Steep Stories

of the Lazy Literatus

Month: March 2013

Webcam Woes

As I write this, I’m currently in the middle of a plague of some sort.

Flu2

Not sure how it slipped through my tea-and-apple-cider-vinegar defenses…but it did. Now, my brain is stuck on stupid, and you fine folks have to put up with whatever the heck I’m typing. Without further ado (or adieu) – with a pot of Greek Mountain at the ready – I shall write something…of some sort. For some time. Bwaha.

Sunday was when the plague finally hit full force. I did the unthinkable and called in sick to work. After that, I rousted at the ungodly hour of…1PM. Somehow, the notion entered my phlegm-fogged brain to participate in this week’s Tea Salon (via Google Hangout) on Bi Luo Chun. Normally, I borrowed my brother’s computer for those “outings”, but he and his girlfriend were occupied with it. My Droid was out of the question because Hangouts came in choppy.

Sidenote: Seriously, Google? Why the f**k doesn’t Google Hangout work on a f**king Google phone?! That makes no bloody sense.

captain picard WTF

Anyway…

I decided to do some technical troubleshooting. Something I should never do; I’m a techtard – relying on the kindness of nerd peers to keep me connected. The task in question was finding an app for my phone that would essentially turn it into a webcam. On the Google Play store, there were several free ones to choose from. Naturally, I went with the highest rated one – IP Webcam.

To sum up how this process works: Basically, a webcam app takes your phone’s camera hardware and (in theory) syncs it with your computer – either by USB, WiFi, LAN, or…magic. I dunno. Once installing the app on your phone, you need to install a matching driver on your computer, then link the two. Again…by magic, I think.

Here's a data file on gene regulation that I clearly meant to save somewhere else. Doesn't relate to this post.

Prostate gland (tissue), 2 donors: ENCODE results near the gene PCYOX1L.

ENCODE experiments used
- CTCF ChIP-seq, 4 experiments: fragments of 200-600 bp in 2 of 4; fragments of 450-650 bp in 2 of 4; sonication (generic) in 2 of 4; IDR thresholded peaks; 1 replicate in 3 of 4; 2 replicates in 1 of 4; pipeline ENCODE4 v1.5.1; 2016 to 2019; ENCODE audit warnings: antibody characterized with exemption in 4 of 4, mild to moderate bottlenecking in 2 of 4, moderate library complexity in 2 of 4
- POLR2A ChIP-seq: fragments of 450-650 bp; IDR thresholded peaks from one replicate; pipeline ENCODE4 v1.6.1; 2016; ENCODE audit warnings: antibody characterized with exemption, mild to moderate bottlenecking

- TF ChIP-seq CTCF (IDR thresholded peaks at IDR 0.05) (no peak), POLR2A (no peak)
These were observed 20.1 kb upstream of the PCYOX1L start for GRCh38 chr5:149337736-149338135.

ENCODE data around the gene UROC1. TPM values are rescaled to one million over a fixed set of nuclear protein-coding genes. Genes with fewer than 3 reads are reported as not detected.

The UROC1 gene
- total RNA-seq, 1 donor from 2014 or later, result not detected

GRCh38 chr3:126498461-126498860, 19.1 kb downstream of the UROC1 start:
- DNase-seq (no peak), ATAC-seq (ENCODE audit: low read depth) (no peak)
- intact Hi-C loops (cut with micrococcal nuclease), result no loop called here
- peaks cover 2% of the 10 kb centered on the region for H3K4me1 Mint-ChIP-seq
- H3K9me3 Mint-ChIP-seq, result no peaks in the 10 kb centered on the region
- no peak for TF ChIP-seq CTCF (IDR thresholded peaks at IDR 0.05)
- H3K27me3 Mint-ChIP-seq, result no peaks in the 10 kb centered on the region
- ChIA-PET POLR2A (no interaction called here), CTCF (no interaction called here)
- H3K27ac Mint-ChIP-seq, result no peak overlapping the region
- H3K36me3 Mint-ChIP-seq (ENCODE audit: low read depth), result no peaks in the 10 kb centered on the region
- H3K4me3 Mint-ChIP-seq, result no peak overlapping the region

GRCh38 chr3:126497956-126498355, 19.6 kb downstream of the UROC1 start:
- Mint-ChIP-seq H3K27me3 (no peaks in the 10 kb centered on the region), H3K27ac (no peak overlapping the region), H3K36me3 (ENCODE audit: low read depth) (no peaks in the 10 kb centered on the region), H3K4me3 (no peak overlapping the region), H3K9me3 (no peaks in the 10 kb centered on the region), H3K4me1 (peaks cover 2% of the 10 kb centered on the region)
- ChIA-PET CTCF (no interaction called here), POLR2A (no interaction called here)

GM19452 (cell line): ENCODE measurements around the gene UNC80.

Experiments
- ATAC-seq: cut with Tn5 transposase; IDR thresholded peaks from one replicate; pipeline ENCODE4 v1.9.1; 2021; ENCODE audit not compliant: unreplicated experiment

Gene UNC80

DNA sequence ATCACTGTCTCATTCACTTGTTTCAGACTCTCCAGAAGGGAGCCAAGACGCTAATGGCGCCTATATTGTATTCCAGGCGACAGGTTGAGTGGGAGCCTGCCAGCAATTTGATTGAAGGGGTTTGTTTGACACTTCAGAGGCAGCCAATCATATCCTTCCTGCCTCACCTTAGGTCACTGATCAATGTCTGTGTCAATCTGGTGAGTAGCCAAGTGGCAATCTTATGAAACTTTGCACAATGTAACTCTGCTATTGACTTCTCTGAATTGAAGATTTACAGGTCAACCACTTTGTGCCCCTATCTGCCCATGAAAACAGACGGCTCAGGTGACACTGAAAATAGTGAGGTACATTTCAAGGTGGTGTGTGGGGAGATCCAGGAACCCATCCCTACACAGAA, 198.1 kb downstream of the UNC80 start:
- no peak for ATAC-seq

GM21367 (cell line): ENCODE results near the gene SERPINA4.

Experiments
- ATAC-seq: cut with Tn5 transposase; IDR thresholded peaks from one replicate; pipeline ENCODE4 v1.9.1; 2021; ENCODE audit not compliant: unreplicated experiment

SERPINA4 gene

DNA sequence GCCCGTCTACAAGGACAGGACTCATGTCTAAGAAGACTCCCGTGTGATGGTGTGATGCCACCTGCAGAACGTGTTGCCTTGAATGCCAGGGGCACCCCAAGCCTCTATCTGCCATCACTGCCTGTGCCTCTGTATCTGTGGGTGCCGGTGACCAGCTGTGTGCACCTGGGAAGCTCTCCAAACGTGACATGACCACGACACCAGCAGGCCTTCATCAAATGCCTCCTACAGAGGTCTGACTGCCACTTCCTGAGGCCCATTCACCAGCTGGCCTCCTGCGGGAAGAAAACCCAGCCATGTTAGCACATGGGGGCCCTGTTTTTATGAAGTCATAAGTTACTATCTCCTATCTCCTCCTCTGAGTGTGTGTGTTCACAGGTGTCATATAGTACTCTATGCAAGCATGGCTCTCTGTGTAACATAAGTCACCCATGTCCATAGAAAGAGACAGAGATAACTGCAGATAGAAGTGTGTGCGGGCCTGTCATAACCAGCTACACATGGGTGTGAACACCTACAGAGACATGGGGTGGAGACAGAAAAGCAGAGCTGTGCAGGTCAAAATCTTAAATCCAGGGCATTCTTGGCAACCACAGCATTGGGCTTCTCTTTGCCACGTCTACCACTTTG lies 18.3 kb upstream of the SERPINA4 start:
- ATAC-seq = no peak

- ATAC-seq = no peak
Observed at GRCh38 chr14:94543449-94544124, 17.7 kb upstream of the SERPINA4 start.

Magic

While IP Webcam worked on my phone just fine, the matching desktop driver was shite. Not to mention extremely complicated. You had to visit, like, three or four different sites and FAQs, know your IP address, and other miscellany to link the two. In the end, my phone and computer decided not to tango. App deleted.

At this point, Tea Salon had already begun. I went with the second recommended app on the Play store, one called “DroidCam”. It sounded easy enough that even a techtard monkey like me could use it. Again, in theory. Like magic. The app installed cleanly, as did the computer driver. They synced perfectly, and then I entered the Hangout.

With no sound. For the duration of the webcam chat, I was pantomiming any emphatic point I had to make. Some remarked that it was kind of an improvement.

mime

That and the damn thing kept freezing when my phone’s screen shut off. I finagled with it for the better part of the hour-long Hangout session. Various comments from the attendees heckled my attempts, commenting that I had somehow turned into “a thumb” on several occasions. They were mostly right.

It wasn’t until the end of the Hangout when I gave the proverbial battlecry of “F**K IT!”, and just entered the chat session with my phone. And wouldn’t you know it…it worked perfectly. Just as the Tea Salon was ending. I managed a very witty – and very nasally – “Hi” and “G’bye”.

Afterwards, Robert “The Devotea” Godden humored me as I tried to get a third webcam app working – one called SmartCam. It…wasn’t so smart. Either that, or I wasn’t. Whatever…

PutinCheckingWatchNewYear2007

I muttered something along the lines of, “I need a laptop.”

He said, “A webcam is much cheaper than a laptop.”

I replied with, “Yeah, but that would get in the way of purchasing some rare Nepali teas.”

He countered with, “For the price of some rare Nepali teas, you could be sharing your opinion on rare Nepali teas via webcam.”

sudden-clarity-clarence1

Point.

In the end, I gave up, went back to my pot of white tea/Greek Mountain blend, and continued to read more The Dresden Files books.

Because that what sick tea snobs do.

Flavored of the Week

cuppa fruitI love Sundays.